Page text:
(iii) Slurry mixing tank: This is a tank in which the dung is mixed with water and fed to the digester through an inlet pipe.
(iv)  Outlet tank and slurry pit: An outlet tank is usually provided in a fixed dome type of plant from where slurry in directly taken to the field or to a slurry pit. In case of a floating drum plant, the slurry is taken to a pit where it can be dried or taken to the field for direct applications.
8. Broad Basis of Plant Design
For designing a bio-gas plant, there is a need to match the gas requirement to the feed material available so that there is a continuity of gas production and supply without interruption. For this; it is useful to know the average requirement of gas for different uses, dung produced per day and average gas production per units of different feed materials. Some basic information on these aspects are furnished in annexure I to VI.
The design of a plant may be determined in the following manner:­
(a) Bio-Gas requirement: Make use of Annexure IV to decide the total requirement of gas per day. If we take a case where gas requirement is 3 cum, further consideration of the design may be followed as observed in the following paragraphs:­
(b)Raw Material Requirement : To find out the quantity of equiva­lent dung for production of 3 cum gas refer Annexure - V. By dividing 3 cum by 0.04 cum. which is equivalent to 1 kg of dung it would reveal the  total quantity of dung required for the purpose.  In this case it is  3/0.04= 75 kgs. Thereafter, refer Annexure VI to know the number at animals necessary to produce 75 kgs. of dung.
(c) Digester Design : When dung is mixed with an equal quantity of water, it gives a slurry which has a specific gravity of 1.089. So the volume of slurry fed per day would be equal to (75 + 75)/ (1000 x 1.089) = 0.138m3
Therefore, for a 50 days retention plant, the volume of the digester has to be equivalent to 0.138 x 50 or 6.9 m3  say 7 m3.
 The recommendation of KVIC is to have a digester volume of 2.75 times the volume of gas produced per day. The commissions recommendation for the depth of the plant is between 4 to 6 m according to the size but for economical use of building materials, a depth to diameter ratio between 1.0 to 1.3 are considered ideal for all types of plants. In a floating drum plant, a continuous ledge is built into the digester at a depth 10 cm. shorter than the height of the gas drum to prevent the gas holder from going down when no gas is left in it. It helps in preventing the gas inlet being choked. It also guides the gas bubbles rising from the side of  the plants into the gas bolder. In some plants slurry is fed at the bottom and removed at the top. When the digester diameter exceeds 1.6 m, a parti­tion wall is provided in the digester to prevent short circuiting of slurry flow and increasing its retention period. Some standard dimensions of such floating drum plants are given at Annexure VII. In case of fixed dome plants, the volume of digester comes to between 1.5 times to 2.75 times the gas produced per day. Here, the higher the plant capacity, the lesser becomes the ratio of digester volume to gas produced per day.
(d) Gas Holder Design: The design of a gas holder is influenced by the digester dia­meter and distribution of gas use during the day. For domestic plants, the gas holder capacity is kept at 60 per cent of a day's gas production and in case of laboratories, it is kept at 70 per cent of the day's gas production.  In a floating drum plant, the gas holder diameter is 15 cm. less than the diameter of the digester and accordingly the other dimensions are decided. The gas holder can be given a rotary movement around its guide to break the scum formation at the top. In a fixed dome plant the dome angle is kept between 17° and 21° and it gives a pressure upto 100 cm. of water. Due to higher pressure, the diameter of gas pipelines can be re­duced and the gas can be taken to greater distance. In this plant, care should be taken to provide and an earth pressure equivalent to 100 cm of  water column from the top of the dome. Always use 'A' class bricks in the domes for better stability.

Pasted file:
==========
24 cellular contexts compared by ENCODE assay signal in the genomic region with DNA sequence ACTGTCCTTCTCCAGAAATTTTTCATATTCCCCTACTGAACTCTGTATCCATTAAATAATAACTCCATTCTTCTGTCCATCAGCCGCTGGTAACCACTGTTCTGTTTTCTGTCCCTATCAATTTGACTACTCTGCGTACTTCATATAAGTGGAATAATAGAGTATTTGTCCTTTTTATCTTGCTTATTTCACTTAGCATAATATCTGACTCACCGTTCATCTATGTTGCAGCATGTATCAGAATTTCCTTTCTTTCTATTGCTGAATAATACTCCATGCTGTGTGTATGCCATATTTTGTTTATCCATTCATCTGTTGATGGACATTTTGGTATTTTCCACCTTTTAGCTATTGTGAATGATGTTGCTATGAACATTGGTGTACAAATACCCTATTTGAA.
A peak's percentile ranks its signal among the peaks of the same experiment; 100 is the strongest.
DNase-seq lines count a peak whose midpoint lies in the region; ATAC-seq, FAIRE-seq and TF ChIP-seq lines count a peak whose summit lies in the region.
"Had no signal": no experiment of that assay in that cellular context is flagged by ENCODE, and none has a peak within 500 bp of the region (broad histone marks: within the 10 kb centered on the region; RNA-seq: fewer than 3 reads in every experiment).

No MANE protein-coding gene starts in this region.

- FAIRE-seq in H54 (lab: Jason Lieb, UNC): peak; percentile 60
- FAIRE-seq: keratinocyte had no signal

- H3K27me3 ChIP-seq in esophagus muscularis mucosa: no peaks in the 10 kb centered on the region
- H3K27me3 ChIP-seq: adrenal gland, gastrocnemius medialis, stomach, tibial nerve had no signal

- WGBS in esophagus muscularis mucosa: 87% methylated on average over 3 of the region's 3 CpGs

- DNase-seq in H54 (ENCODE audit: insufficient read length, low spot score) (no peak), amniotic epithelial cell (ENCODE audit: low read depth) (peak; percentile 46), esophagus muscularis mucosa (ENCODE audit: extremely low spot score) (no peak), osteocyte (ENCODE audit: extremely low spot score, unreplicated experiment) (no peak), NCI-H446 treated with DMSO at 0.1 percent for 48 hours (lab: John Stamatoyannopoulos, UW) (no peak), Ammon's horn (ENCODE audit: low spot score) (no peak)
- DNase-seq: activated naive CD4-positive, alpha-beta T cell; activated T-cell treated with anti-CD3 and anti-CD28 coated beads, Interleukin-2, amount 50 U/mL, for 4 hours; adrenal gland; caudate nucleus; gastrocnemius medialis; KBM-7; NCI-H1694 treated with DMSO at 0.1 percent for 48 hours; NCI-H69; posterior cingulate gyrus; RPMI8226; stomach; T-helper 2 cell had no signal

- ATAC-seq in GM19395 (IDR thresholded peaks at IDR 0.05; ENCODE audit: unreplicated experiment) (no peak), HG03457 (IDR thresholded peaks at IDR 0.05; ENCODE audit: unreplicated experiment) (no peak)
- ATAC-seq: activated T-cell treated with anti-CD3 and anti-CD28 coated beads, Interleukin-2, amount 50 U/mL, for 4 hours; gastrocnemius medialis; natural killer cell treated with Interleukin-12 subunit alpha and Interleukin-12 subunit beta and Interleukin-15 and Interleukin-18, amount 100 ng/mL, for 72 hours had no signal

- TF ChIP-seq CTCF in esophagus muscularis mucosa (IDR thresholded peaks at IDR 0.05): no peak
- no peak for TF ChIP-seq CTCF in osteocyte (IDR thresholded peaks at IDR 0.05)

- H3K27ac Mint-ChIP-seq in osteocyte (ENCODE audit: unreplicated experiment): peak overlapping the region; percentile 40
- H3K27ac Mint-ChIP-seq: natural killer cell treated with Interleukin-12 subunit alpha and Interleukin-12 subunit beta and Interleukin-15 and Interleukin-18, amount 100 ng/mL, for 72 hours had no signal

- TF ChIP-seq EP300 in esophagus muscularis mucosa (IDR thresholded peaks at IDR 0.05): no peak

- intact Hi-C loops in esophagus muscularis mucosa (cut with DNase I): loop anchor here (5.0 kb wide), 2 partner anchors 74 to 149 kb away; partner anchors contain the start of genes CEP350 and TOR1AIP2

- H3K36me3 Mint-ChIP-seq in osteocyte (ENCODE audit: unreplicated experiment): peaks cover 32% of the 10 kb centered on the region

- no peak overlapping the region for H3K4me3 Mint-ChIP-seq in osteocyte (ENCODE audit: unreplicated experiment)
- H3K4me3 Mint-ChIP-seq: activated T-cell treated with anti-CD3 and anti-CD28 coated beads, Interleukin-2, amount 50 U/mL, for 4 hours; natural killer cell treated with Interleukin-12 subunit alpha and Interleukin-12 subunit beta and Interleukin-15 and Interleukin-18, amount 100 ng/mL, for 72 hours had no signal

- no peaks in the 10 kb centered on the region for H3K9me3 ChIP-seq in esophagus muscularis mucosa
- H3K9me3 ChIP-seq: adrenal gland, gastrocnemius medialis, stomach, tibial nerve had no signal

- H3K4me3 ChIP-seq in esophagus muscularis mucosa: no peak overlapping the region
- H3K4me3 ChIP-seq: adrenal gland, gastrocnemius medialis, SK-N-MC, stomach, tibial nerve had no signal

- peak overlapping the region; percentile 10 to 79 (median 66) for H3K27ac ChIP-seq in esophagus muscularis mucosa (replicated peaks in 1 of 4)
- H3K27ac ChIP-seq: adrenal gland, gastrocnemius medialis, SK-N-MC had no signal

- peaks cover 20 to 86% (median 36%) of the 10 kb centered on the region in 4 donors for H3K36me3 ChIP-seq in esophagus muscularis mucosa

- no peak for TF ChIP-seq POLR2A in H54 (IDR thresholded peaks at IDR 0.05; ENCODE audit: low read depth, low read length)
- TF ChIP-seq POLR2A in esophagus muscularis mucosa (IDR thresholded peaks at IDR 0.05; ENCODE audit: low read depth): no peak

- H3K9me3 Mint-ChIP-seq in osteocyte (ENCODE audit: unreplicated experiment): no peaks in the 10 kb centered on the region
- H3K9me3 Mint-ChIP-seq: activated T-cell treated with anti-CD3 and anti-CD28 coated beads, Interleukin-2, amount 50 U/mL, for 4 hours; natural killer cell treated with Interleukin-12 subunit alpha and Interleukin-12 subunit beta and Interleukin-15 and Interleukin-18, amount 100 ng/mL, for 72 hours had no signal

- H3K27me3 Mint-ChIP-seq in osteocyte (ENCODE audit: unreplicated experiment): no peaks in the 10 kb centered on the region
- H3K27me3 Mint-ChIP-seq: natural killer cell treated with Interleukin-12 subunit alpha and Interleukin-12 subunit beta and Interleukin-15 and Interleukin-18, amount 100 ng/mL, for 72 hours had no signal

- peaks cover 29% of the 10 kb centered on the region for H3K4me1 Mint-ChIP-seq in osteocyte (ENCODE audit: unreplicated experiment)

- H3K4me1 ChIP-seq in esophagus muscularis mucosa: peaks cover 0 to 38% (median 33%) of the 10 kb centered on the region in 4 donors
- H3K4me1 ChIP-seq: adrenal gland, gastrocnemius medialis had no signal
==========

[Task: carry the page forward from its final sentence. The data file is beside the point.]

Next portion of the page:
(e) Inlet Tank : Before the dung is fed into the plant, it is mixed with water in a tank to give a solid content of 7.5 per cent to 10 per cent in the slurry. This tank also helps in removing grass and other floating materials from the raw materials to prevent excessive scum formation in the plant. This tank is connected to the digester by an asbestos cement pipe. The floor of the mixing tank is given a slope opposite to the direction of inlet pipe to help heavy inorganic solid particles to settle and get separated from the slurry.
9. Base Pre-requisites of Bio-Gas System
(i) Land and Site: While selecting a site for a bio-gas plant, following aspects should be considered:
(a) The land should be leveled and at a higher elevation than the surroundings to avoid runoff  water.
 (b) Soil should not be too loose and should have a bearing strength of 2 kg/cm2
(c) It should be nearer to the intended place of gas use.
(d) It should also be nearer to the  cattle shed/ stable for easy handling of raw materials.
(e) The water table should not be veryhigh.
(f) Adequate supply of water should be there at the plant site.
(g) The plant should get clear sunshine during most part of the day.
(h) The plant site should be well ventilated as methane mixed with oxygen is very explosive.
(i) A minimum distance of 1.5m should be kept between the plant and any wall or foundation.   
(j) It should be away from any tree to make it free from failure due to root interference.
(k) It should be at least 15m away from any well used for drinking water purpose.